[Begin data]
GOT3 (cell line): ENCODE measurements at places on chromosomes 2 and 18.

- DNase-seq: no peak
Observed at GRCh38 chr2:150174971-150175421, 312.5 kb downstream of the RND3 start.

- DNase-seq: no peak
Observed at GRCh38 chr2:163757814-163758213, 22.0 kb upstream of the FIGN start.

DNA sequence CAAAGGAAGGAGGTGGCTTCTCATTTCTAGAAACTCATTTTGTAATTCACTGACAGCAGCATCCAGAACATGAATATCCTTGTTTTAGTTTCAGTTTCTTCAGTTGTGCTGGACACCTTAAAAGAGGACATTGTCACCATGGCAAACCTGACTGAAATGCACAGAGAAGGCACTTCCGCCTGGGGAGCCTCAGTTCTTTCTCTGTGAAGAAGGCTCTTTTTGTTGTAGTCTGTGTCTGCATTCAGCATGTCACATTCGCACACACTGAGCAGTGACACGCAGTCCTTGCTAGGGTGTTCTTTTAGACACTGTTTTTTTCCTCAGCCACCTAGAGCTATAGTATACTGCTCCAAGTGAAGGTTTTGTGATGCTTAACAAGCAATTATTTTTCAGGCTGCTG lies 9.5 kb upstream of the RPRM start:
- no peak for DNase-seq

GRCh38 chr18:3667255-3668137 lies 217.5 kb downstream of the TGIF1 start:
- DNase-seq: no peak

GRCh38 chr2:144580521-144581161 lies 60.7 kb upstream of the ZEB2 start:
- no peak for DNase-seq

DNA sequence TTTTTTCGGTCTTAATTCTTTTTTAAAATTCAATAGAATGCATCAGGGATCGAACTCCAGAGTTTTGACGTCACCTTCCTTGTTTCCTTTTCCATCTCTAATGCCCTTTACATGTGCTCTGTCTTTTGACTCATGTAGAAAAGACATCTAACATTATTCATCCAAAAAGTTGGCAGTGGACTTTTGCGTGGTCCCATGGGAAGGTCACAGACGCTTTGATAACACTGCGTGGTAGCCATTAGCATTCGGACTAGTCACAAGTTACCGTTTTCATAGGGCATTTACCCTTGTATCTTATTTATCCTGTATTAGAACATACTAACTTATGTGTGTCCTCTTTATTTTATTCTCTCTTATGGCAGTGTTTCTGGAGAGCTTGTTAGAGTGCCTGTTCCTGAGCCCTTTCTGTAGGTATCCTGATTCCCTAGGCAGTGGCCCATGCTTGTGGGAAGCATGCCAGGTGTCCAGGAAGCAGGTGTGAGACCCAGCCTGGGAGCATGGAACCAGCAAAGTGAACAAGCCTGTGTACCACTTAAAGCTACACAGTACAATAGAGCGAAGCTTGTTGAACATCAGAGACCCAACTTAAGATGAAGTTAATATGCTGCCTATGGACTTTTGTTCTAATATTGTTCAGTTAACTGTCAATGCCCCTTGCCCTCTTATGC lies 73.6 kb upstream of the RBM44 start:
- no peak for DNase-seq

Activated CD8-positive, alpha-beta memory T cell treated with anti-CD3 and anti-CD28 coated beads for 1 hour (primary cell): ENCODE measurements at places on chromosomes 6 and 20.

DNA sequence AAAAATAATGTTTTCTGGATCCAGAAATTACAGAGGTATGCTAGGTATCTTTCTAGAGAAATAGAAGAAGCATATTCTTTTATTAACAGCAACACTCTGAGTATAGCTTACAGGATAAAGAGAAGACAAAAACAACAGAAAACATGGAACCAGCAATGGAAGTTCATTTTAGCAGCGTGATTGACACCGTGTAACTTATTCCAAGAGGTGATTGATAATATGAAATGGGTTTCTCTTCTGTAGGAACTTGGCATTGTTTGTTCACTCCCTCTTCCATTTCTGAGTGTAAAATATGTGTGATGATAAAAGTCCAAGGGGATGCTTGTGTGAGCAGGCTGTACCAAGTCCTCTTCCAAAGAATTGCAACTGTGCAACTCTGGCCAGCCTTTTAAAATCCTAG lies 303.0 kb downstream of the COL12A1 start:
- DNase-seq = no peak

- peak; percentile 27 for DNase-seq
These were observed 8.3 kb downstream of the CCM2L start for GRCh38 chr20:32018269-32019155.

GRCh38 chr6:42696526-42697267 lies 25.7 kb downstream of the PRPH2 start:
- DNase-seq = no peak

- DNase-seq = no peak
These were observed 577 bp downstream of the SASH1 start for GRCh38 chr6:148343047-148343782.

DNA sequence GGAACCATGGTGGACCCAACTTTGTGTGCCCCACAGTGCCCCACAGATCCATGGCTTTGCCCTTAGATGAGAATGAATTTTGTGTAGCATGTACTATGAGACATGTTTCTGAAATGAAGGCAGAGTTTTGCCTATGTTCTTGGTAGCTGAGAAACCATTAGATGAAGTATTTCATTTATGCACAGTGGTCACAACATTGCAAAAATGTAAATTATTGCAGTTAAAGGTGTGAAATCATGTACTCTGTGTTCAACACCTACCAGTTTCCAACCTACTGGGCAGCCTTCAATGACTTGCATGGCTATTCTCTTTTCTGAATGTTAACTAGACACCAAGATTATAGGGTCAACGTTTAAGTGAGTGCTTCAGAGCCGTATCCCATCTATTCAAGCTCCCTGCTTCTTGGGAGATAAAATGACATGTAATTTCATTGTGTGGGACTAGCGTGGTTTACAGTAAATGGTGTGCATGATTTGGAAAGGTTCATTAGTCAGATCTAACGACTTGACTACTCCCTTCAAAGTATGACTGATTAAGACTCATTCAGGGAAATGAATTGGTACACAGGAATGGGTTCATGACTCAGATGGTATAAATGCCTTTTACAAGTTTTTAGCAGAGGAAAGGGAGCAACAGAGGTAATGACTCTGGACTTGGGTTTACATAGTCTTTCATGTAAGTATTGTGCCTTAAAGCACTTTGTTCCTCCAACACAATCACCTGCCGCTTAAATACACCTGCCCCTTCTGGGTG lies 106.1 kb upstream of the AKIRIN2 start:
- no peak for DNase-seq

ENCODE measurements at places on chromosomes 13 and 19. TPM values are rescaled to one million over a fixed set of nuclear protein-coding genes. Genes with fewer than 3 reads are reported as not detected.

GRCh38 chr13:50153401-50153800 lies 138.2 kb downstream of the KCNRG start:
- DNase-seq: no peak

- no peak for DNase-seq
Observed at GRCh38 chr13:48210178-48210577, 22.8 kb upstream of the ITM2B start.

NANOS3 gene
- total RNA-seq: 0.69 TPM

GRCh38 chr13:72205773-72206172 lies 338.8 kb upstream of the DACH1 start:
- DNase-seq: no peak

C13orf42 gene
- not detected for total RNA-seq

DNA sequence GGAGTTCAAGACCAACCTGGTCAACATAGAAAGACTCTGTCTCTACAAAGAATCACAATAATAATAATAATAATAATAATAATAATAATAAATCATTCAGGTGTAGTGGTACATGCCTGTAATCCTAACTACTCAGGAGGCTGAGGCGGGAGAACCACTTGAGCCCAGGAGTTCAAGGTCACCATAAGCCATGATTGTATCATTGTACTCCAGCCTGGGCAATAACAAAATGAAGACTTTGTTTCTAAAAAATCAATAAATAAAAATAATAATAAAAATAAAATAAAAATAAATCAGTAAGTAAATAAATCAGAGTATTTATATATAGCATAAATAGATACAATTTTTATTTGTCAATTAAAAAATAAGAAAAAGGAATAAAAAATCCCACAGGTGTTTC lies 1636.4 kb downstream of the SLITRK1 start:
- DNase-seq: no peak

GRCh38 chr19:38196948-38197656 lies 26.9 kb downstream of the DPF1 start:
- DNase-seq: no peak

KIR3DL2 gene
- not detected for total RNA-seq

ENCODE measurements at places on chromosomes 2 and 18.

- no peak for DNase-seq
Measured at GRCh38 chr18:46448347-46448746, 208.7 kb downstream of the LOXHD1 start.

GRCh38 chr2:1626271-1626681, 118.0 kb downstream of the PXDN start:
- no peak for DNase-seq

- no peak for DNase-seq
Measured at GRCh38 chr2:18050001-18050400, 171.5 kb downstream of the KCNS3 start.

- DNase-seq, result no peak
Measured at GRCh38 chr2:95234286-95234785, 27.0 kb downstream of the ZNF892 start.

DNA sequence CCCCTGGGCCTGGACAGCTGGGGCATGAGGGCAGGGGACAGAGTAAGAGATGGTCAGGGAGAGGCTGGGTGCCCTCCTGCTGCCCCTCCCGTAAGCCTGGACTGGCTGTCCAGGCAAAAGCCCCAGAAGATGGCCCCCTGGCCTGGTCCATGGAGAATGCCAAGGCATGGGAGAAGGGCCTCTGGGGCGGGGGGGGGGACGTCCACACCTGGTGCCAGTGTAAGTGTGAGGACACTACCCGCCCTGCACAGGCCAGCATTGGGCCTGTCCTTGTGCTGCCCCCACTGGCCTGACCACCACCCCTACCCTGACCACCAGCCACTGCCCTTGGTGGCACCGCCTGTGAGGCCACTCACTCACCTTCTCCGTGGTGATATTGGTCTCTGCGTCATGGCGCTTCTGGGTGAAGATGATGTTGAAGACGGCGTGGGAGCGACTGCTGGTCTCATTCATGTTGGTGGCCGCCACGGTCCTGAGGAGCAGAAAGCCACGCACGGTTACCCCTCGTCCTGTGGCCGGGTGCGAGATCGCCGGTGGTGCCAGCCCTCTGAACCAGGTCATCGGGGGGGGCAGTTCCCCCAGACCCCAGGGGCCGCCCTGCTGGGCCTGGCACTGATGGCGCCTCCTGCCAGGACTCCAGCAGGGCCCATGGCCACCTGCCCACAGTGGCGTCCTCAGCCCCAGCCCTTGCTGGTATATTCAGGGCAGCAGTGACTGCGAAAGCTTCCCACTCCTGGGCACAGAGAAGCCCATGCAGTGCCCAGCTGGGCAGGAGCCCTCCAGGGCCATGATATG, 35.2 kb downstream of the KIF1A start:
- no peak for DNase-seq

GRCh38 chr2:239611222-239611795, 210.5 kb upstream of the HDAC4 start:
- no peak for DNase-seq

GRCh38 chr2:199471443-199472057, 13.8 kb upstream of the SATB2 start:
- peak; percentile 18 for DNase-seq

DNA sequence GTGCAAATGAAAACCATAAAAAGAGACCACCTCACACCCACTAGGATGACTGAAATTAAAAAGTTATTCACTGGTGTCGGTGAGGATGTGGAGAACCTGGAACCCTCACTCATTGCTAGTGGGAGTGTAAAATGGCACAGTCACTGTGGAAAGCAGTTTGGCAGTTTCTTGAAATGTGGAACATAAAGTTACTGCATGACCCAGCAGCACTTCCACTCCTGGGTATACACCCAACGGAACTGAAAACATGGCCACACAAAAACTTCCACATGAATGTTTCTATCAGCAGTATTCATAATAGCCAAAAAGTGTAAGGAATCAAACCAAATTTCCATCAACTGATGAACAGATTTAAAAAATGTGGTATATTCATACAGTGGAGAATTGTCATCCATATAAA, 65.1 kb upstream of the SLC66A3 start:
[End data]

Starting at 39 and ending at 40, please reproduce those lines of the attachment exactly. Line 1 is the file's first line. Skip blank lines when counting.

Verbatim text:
- DNase-seq: no peak

KIR3DL2 gene